Every now and again, we at the Shark Education Centre in Kalk Bay, South Africa, attend an event where we man a stall displaying shark information and artefacts. Our aim is to educate people informally about sharks by engaging them in conversation. The events tend to relate to science, conservation or biodiversity and for the most part our audiences are schoolchildren. Our participation in the recent National Science Week gave us cause to ponder the 10 most frequently heard incorrect statements about sharks from the kids we talk to at these events.
‘Sharks eat people.’ Although this may occasionally happen, it is exceptionally rare. In nearly all of the very few fatalities resulting from shark bite, the shark has released the victim – clearly illustrating that we don’t taste good at all!
‘Thousands (if not millions) of people die from shark bites every year.’ No – the annual number of fatalities worldwide is seldom more than 10.
‘Megalodon is alive and well.’ Sadly (though with some relief!), this is not the case. However, the fact that many kids believe this proves that YouTube is extremely popular with young people.
‘Sharks are the world’s most dangerous animal.’ Not even close – sharks wouldn’t even make the top 20.
‘All sharks are huge animals.’ There are close to 500 species of sharks and most are significantly smaller than the average human.
Building knowledge, raising awareness.
‘The smell of blood immediately sends a shark into a feeding frenzy.’ Like all predators, sharks have quite specific prey. The smell of blood may heighten their curiosity, but they tend to go about their feeding in quite an orderly way.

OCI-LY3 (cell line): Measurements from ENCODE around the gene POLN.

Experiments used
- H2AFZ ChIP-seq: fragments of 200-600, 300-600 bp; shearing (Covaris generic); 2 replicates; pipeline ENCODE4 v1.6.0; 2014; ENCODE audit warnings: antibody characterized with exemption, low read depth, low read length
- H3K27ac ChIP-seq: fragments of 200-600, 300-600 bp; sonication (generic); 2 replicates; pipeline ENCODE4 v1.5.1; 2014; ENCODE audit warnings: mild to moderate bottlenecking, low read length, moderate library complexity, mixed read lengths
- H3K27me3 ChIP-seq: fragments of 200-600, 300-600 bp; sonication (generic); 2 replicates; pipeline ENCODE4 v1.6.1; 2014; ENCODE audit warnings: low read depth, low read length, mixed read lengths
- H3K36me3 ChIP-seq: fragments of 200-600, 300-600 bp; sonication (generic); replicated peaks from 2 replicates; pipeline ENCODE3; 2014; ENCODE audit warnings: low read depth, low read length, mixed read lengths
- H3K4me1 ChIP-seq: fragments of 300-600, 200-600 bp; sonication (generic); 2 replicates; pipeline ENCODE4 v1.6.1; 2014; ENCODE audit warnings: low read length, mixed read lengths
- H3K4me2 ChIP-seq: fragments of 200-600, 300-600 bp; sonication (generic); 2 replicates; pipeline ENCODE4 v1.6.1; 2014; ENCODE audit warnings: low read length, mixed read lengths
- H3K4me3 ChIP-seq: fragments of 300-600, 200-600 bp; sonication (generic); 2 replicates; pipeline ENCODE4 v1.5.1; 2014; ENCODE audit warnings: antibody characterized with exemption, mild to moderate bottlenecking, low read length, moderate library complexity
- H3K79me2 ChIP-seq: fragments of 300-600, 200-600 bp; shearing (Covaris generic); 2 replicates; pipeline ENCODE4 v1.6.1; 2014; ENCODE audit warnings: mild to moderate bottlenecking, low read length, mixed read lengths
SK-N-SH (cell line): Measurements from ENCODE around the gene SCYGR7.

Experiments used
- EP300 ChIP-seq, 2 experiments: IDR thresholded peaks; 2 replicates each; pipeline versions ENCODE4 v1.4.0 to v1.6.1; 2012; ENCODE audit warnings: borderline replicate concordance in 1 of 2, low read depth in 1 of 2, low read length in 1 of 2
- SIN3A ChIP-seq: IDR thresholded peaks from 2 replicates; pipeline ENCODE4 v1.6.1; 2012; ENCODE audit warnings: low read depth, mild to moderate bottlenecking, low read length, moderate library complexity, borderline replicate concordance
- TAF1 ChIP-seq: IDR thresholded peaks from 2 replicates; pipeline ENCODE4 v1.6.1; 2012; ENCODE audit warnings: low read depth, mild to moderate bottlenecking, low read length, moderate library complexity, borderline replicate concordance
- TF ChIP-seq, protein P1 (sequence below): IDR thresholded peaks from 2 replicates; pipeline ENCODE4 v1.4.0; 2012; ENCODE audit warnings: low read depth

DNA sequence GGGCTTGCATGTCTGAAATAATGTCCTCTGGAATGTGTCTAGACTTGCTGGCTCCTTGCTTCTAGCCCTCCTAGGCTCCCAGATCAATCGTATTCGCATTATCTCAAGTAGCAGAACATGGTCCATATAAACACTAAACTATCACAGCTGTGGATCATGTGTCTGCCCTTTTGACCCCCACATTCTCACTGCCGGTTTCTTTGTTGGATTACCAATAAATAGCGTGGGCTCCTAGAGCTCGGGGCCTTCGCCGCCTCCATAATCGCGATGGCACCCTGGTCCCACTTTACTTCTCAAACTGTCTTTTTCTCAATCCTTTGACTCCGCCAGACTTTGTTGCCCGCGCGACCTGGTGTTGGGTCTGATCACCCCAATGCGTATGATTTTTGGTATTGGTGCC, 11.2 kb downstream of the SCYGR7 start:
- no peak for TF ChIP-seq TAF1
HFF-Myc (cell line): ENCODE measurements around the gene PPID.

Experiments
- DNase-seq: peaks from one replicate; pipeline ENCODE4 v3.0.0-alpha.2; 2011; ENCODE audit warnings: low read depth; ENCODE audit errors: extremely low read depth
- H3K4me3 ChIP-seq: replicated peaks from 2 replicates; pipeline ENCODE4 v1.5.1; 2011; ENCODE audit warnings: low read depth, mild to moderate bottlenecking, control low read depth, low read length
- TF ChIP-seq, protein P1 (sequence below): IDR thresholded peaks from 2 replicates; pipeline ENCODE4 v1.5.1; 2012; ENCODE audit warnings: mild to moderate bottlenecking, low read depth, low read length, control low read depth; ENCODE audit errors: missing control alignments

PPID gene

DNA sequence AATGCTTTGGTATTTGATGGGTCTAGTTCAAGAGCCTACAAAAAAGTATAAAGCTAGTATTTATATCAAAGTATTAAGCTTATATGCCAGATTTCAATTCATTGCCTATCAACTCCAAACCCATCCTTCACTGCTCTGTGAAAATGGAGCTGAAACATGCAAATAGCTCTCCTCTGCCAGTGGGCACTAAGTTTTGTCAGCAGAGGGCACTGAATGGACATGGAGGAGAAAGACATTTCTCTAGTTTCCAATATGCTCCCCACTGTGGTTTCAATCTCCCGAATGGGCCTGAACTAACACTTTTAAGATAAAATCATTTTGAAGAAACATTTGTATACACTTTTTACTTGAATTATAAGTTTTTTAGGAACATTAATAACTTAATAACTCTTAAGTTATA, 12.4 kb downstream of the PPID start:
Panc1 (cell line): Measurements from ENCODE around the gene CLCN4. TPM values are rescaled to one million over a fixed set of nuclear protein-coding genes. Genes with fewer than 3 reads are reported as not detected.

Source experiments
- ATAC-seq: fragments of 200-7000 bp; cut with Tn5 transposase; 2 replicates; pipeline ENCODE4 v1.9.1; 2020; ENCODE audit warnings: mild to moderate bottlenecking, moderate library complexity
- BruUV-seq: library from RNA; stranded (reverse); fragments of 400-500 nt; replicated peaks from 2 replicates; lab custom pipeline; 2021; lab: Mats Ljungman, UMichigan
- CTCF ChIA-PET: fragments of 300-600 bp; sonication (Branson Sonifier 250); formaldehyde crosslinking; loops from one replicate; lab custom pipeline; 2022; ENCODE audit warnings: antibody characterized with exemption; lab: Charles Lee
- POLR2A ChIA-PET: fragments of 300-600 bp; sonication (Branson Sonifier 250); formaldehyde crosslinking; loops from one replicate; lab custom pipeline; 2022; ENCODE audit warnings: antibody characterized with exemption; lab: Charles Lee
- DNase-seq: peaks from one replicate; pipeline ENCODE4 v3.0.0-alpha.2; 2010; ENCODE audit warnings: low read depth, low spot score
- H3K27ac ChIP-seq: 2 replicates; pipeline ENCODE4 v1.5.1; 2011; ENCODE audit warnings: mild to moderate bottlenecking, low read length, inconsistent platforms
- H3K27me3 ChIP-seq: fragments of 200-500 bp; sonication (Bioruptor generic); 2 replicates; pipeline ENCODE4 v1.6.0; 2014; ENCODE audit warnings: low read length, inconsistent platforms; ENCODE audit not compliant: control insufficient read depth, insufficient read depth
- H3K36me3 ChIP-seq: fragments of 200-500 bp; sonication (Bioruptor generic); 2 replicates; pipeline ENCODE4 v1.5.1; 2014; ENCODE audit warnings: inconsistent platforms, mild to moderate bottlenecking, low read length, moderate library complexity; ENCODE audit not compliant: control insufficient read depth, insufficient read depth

‘Sharks are evil.’ Perhaps this misconception stems from the sinister music that often accompanies their presence in a movie. Once kids have been shown beautiful underwater footage of the animals, they usually change their minds and marvel at the shark’s beauty and grace.
‘Sharks are scared of dolphins, so if you see dolphins, there are no sharks around.’ If anything, it is more likely to be the other way around, as both groups of animals are more likely to be found in waters where the food chain is active.
‘A shark will die if it stops moving.’ This is true for some species, but many sharks are able to compensate for a lack of water flow when stationary by buccal pumping, whereby they pump water over their gills in order to oxygenate their blood.
‘False Bay is a breeding ground for great white sharks.’ There are no records of newly born great white pups in the bay.
Eager to learn the facts.
It’s interesting to note that most of the above misconceptions relate to the behaviour of sharks, and particularly to human–shark interactions. The good news is that when kids pronounce their knowledge of shark biology, they tend to be far more accurate. Even better news is that most of the kids we meet from schools near the sea tend to be far better informed about sharks and are quick to correct their less well-informed peers!